The candidate is an assistant professor of anesthesiology conducting translational research that tests mechanisms of acute kidney injury (AKI) following cardiac surgery. His immediate career goals are to 1) Test the hypothesis that mitochondrial dysfunction contributes to oxidative and AKI following cardiac surgery (see Specific Aims) and 2) Gain the skills and experiences required to become an independent investigator conducting clinical trials that test therapy for and mechanisms of surgery-induced AKI. His long-term career goals are to 1) Improve his capacity to develop and rigorously test hypotheses that decipher mechanisms of peri-operative organ dysfunction based on markers of pathophysiologic processes and 2) Establish, lead, and maintain funding for a multidisciplinary team that can test and develop new strategies to reduce acute organ dysfunction in patients undergoing surgery. The candidate, his mentor, and his mentorship committee have developed a comprehensive career development plan to meet these goals. The key elements of this plan are structured training in the pathophysiology of acute oxidant injury, mitochondrial dysfunction, and AKI, training in techniques relevant to hypothesis-testing clinical trial design and performance, structured mentorship from diverse physician-scientists with focus on scientific acumen development, and scheduled manuscript writing, presentation building, and grant preparation. He has published two papers on experimental models of AKI and three papers on the inflammatory/pro-oxidant response to surgery and therapy for AKI in humans. During the grant award period, the candidate will test the hypotheses that 1) Mitochondrial dysfunction is associated with oxidative stress during cardiac surgery and predicts AKI following cardiac surgery (Aim 1) and that 2) Treatment with a mitochondrial-targeted antioxidant, ubiquinone- 10, reduces mitochondrial dysfunction and oxidative stress in patients undergoing cardiac surgery (Aim 2). The candidate has recently shown that intraoperative concentrations of plasma and urine markers of oxidant injury (F2-isoprostanes and isofurans) predict the development of postoperative AKI. The pattern of F2- isoprostane and isofuran expression observed may be explained by mitochondrial dysfunction. In other preliminary studies, leukocyte mitochondrial DNA (mtDNA) coy number was significantly lower in cardiac surgery patients that developed AKI, intraoperative arterial lactate:pyruvate ratios correlated with postoperative urine concentrations of isofurans, and ubiquinone-10 reduced isofuran concentrations in chronic kidney disease patients. To accomplish Aim 1, the candidate will measure and compare preoperative, intraoperative, and postoperative plasma and urine concentrations of F2-isoprostanes and isofurans, markers of mitochondrial function (mitochondria redox potential, peroxisome proliferator-activated receptor ? coactivator 1-? (PGC-1?) RNA expression, and mtDNA copy number from isolated leukocytes and arterial lactate:pyruvate ratios), and clinical AKI (defined using AKIN staging consensus criteria for AKI diagnosis) in 150 subjects who complete the Statin AKI Cardiac Surgery Randomized Clinical Trial, a trial testing the hypothesis that short-term high- dose perioperative atorvastatin treatment reduces the incidence of postoperative AKI in which 270 subjects have already been studied (PI: Billings).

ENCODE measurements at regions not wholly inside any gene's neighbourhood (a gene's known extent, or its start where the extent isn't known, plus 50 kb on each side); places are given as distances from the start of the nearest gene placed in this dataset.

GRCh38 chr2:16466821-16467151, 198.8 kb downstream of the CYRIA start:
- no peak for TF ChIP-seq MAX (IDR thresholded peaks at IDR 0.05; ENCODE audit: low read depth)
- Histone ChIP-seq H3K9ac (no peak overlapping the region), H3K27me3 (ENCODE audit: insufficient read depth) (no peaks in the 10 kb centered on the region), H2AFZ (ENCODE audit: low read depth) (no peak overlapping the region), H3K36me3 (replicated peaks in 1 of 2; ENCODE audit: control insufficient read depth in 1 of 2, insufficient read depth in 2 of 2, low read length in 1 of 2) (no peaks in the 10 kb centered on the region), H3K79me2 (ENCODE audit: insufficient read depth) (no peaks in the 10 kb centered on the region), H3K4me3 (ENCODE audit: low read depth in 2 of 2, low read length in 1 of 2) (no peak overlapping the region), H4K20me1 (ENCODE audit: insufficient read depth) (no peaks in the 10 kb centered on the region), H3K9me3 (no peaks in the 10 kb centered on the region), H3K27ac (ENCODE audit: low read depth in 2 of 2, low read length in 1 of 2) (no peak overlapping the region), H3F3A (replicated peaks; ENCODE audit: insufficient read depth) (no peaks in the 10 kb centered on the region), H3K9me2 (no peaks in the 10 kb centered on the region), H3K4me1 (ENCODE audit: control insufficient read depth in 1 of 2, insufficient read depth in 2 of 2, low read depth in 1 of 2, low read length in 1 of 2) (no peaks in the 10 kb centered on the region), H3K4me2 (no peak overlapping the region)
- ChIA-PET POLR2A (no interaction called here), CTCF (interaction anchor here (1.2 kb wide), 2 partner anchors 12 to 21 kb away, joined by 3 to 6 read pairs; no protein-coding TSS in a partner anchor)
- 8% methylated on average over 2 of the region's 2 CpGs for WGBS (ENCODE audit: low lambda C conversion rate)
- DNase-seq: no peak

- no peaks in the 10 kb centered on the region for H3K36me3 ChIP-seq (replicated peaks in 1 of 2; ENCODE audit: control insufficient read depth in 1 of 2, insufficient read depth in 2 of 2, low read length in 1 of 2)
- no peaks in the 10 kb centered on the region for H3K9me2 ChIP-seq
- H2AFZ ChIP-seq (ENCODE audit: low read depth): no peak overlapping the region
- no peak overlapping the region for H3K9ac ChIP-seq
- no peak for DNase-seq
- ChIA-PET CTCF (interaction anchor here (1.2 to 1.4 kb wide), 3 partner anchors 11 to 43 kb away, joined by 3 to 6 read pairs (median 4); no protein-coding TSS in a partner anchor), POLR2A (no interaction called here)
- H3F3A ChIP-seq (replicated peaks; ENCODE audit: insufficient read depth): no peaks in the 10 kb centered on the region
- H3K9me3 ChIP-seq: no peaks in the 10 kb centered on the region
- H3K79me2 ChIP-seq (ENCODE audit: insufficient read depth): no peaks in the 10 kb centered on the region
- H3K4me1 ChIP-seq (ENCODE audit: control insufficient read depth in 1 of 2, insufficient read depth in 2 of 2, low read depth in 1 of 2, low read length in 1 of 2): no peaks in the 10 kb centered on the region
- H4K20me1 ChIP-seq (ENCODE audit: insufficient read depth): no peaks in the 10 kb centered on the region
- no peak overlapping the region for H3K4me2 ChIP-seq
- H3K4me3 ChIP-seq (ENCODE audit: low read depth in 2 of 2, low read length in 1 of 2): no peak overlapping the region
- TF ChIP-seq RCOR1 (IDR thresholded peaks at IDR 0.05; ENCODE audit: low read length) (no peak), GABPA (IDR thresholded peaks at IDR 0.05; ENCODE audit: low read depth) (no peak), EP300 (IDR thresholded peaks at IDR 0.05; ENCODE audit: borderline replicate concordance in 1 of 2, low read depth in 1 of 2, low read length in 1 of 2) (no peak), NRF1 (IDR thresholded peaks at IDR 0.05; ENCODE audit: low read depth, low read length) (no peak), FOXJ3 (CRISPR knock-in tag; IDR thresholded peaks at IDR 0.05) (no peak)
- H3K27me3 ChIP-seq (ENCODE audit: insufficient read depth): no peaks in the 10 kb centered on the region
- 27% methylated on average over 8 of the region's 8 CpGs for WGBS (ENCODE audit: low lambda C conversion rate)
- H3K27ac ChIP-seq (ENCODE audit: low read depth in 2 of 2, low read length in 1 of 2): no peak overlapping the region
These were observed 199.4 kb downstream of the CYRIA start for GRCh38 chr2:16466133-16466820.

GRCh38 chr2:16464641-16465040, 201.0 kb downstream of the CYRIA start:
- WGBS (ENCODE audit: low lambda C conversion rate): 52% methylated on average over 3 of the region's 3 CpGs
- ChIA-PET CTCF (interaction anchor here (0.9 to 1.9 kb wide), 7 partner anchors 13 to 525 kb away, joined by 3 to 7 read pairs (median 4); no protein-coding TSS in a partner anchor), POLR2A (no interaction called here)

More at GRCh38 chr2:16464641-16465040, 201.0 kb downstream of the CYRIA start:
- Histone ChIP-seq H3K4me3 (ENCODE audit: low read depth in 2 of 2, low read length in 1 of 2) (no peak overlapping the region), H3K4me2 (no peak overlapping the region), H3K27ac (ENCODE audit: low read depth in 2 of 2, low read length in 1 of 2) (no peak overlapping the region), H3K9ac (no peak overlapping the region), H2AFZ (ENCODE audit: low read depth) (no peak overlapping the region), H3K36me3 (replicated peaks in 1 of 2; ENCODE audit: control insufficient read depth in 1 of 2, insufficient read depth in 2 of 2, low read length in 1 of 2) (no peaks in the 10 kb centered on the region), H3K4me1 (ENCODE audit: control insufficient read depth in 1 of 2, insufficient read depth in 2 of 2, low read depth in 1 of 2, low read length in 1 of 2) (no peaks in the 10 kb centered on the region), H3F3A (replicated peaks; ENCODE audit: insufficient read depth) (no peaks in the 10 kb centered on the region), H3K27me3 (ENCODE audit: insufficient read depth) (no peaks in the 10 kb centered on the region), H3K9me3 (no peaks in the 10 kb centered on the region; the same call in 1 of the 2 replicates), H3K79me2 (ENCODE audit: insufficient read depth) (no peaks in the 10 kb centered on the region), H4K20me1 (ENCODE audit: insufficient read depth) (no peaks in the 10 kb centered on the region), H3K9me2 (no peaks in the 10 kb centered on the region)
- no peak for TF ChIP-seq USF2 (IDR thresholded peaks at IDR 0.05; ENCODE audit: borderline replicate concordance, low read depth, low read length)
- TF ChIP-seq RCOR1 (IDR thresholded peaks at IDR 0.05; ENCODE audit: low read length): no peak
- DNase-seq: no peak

In Aim 1 we will test the hypothesis that mitochondrial dysfunction predicts systemic and renal markers of oxidative stress, and we will determine whether markers of mitochondrial function are lower in subjects who developed AKI compared to in subjects who did not. To accomplish Aim 2, we will perform a prospective, randomized, double-blind, placebo-controlled, dose- ranging, clinical study in which we will randomize 90 subjects undergoing cardiac surgery to placebo, 1200 mg, or 2400 mg of ubiquinone-10 five days prior to surgery and daily during hospitalization and test the effect of ubiquinone-10 dose on mitochondrial function and oxidative stress. These studies will provide new tools to examine the contribution of mitochondrial dysfunction to oxidant injury during surgery and AKI and may lead to new treatment strategies for patients undergoing surgery that will be tested in a future trial. Studies will be performed in Vanderbilt University Medical Center operating rooms, intensive care units, and clinics, and in Division of Clinical Pharmacology laboratories. As Associate Dean for Clinical and Translational Scientist Development from 2006-2010, the candidate's mentor built the institutional infrastructure to promote the success of junior physician-scientists and has received numerous awards for successfully mentoring physicians to scientific independence. Her laboratory conducts hypothesis-testing studies in humans and rodents that decipher mechanisms of cardiovascular and renal diseases. The Department of Anesthesiology provides unusual support including 80% protected non-clinical time and a research nurse dedicated exclusively to his research. Strong institutional investment in the candidate optimizes his likelihood of progressing to independence and impacting on adverse effects of surgery.
Oxidative stress contributes to the kidney injury that complicates recovery in up to 30% of cardiac surgery patients and independently predicts long-term morbidity and death. This study examines mitochondrial dysfunction, oxidative stress, and acute kidney injury in patients undergoing cardiac surgery and tests whether giving a mitochondria-targeted antioxidant reduces mitochondrial dysfunction and oxidative stress in these patients.
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|Burjek, Nicholas E; Wagner, Chad E; Hollenbeck, Ryan D et al. (2014) Early bispectral index and sedation requirements during therapeutic hypothermia predict neurologic recovery following cardiac arrest. Crit Care Med 42:1204-12|
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|Billings IV, Frederic T; Billings, Frederic T; Yu, Chang et al. (2014) Heme Oxygenase-1 and Acute Kidney Injury following Cardiac Surgery. Cardiorenal Med 4:12-21|